My work was very exhilarating to me; I loved it. I felt like I got exercise from doing it, which is what you feel like if you’re one of those people who sleeps four or five hours a night. You feel like you’re getting exercise because you are going, going, going and you’re adrenalized and then exhausted. But that’s not exercise and it’s not good for you.

After my heart attack, I started doing short walks because that was all I could do and then expanding the walks. Then I started doing gym exercise. But I found that I still liked walking on these dirt roads around my house. It’s a little corny, but in this meditative, reflective way I like it. I move a little slower now, but I want to find out what I see when I move more slowly. And it just became very peaceful for me to walk. I’m not prescriptive of anything except to take it seriously if you have chest pains, but walking worked for me. In the same way writers need to find a way to get out of the normal flow of time, I think cardiac patients need that, too. A heart attack gives you the gift of perspective. And a walk can be a time to remember that this day is a gift, and it was not a given that I would experience this day.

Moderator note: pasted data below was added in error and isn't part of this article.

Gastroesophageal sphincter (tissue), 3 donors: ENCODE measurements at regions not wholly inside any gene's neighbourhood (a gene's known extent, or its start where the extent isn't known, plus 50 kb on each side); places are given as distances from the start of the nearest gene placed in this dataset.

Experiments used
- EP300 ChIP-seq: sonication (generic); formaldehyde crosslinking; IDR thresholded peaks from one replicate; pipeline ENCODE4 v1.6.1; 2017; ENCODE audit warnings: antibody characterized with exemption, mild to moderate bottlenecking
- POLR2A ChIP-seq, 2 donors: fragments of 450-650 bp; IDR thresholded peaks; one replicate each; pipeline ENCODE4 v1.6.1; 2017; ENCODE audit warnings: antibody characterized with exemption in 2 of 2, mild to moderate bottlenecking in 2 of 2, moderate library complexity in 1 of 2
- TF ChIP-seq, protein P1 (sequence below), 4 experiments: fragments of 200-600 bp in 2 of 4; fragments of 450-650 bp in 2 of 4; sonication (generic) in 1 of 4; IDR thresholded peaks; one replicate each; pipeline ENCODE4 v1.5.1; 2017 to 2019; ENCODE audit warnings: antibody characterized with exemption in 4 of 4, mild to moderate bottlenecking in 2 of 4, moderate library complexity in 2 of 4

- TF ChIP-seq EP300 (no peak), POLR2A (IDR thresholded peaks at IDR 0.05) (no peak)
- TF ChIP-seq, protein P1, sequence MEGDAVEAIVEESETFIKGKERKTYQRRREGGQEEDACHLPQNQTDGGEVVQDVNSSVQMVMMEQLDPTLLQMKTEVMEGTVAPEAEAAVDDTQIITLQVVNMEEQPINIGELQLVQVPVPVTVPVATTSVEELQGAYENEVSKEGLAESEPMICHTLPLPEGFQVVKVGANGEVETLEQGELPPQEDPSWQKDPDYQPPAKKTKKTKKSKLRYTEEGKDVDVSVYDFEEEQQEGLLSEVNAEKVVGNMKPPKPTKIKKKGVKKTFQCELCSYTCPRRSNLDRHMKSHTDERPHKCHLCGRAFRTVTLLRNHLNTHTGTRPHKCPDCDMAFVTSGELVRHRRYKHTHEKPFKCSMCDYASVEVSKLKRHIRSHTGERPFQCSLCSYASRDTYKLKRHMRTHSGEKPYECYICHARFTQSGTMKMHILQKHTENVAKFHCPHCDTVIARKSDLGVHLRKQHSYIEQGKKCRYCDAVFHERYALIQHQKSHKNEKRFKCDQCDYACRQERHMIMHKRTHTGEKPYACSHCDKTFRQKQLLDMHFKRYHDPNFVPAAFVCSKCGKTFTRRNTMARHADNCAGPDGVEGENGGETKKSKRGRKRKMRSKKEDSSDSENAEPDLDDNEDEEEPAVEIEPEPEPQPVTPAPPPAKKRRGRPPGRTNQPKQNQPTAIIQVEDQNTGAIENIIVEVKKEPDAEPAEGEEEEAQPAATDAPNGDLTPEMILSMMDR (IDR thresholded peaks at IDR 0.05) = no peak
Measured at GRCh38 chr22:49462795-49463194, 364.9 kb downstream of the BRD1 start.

I want to move back into normalcy but at the same time I want to make sure that every time I leave home I say goodbye to my kids. God forbid, what if that’s the last time? You don’t want to have a heart attack, but you take what you can get from it. Live every day like it’s your last! Maybe not quite that extreme, but be very grateful for every day. I’m only six months out so maybe I’m still in the euphoria of being alive. And while it sucks to get a heart attack, you have to find the gift within it.